How To Memorize A Speech

Do you have a big presentation coming up and you are wondering how to memorize a speech? Are you about to present to your class or work peers, and you want to own your content even more? Memorizing a speech or presentation is challenging for sure, but you can do it with a little know how.

Decide: Memorize word for word or memorize beats

This is the big choice you need to make. If you are uncomfortable with being front and center, you may feel like verbatim memorization is the best choice for you. If this is you, take a look at how to memorize lines. It gives you great tips on how to learn the content word for word.

Be careful, when you memorize a speech verbatim, you may then end up sounding unnatural when you are presenting. Great presentations and speeches have a conversational quality about them, and that can be easily lost if you don’t know how to deliver memorized lines as well as an actor can.

Memorizing beats

Memorizing beats can be a much more natural way to present. The goal here is to own the logic behind the presentation and the transitions from one section to the next, but not to concern yourself with memorizing exact words. This usually ends up sounding (and feeling) much more conversational and engaging for an audience.

Start by mapping out your speech and the argument behind it. Look for the ideas (beats) that propel you speech forward. That’s the horizontal logic. Then look for the proof points for each of those beats. That’s the vertical logic. Study that logic until you know the real meaning behind your speech and can talk it in your sleep. In doing so, you are memorizing the argument, not just the words which will make your presentation much more powerful and engaging.

Write out an introduction and conclusion and memorize them verbatim

OK – you must be like “Wait a minute, you just said memorize the beats. What gives?” Yes, memorizing the beats will make your speech much more powerful, but memorizing your introduction and conclusion word for word gives you two real advantages:

  1. When your intro is memorized exactly and practiced to the point where it is second nature, you can then use those first few minutes of a speech to calm your nerves, gauge the audience and feel the mood of the room. You can scope out friendly faces that you can play to. You can decide if certain jokes or examples may or may not play well. You can tailor the speech to your audience on the fly.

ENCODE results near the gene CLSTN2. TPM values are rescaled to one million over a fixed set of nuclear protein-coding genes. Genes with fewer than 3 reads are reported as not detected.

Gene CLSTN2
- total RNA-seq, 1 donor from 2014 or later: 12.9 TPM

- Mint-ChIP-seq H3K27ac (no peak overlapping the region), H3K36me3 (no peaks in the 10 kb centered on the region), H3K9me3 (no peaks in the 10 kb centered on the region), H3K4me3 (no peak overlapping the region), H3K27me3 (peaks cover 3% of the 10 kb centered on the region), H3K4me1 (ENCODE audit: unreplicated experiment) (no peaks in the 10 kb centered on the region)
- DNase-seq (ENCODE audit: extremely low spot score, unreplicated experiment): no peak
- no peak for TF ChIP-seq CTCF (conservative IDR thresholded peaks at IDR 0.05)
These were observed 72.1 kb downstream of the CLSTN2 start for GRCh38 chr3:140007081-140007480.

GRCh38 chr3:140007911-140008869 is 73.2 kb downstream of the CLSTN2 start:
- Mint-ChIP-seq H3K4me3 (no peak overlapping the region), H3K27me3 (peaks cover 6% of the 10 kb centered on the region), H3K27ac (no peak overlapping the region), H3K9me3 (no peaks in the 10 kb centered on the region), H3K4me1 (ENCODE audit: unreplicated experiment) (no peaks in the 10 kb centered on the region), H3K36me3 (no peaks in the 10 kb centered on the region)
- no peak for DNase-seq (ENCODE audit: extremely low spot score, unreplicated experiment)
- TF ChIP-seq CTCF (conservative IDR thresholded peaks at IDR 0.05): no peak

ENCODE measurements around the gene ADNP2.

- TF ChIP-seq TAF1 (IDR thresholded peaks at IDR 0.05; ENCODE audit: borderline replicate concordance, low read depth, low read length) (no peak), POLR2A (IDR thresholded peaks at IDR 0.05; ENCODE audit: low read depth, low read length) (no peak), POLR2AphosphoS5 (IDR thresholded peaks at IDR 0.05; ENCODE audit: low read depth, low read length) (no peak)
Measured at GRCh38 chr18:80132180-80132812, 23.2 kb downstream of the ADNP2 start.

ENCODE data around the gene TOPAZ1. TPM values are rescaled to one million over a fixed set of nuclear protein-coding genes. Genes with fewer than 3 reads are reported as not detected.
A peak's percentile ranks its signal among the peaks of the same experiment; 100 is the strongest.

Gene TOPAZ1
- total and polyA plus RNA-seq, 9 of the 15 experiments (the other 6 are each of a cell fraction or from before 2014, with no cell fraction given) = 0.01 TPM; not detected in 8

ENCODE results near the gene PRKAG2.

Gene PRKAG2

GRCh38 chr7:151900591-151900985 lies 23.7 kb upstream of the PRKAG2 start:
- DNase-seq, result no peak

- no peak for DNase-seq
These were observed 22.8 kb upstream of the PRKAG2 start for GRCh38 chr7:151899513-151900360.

2. When your conclusion is memorized to the same level, you don’t have to worry about how to tie everything up. Many novices get trapped in the dreaded “conclusion loop” where they say the same things over and over, not sure how to pull it all together. If you’ve got your conclusion down cold, you don’t need to worry.

Practice on your feet, preferably in the room in which you are presenting

Just like in acting, much of a presentation is about physically owning your material. Your body needs to get used to the idea of presenting and the location of the event. It needs its own form of memorization. Get into the location, or if you can’t, find a place that is similar enough that it can make do. Run through your entire speech multiple times. If you lose yourself in the beats, don’t stop. Push through and find a way to continue. Remember where you faltered, work out the beat problem and then run through it again. Soon you will master that presentation and give the speech of your lifetime.

If you need to, use cue cards for the beats

If you are getting stuck in certain places with your speech, you can rely on cue cards (index cards). But use them properly. Don’t write out every verbatim word you want to say in your speech. You will get lost in those cue cards guaranteed. Instead, write out the horizontal and vertical logic bullet points that make up your beats. This will help you keep track of your speech in a format that’s much easier to follow, even with a few butterflies.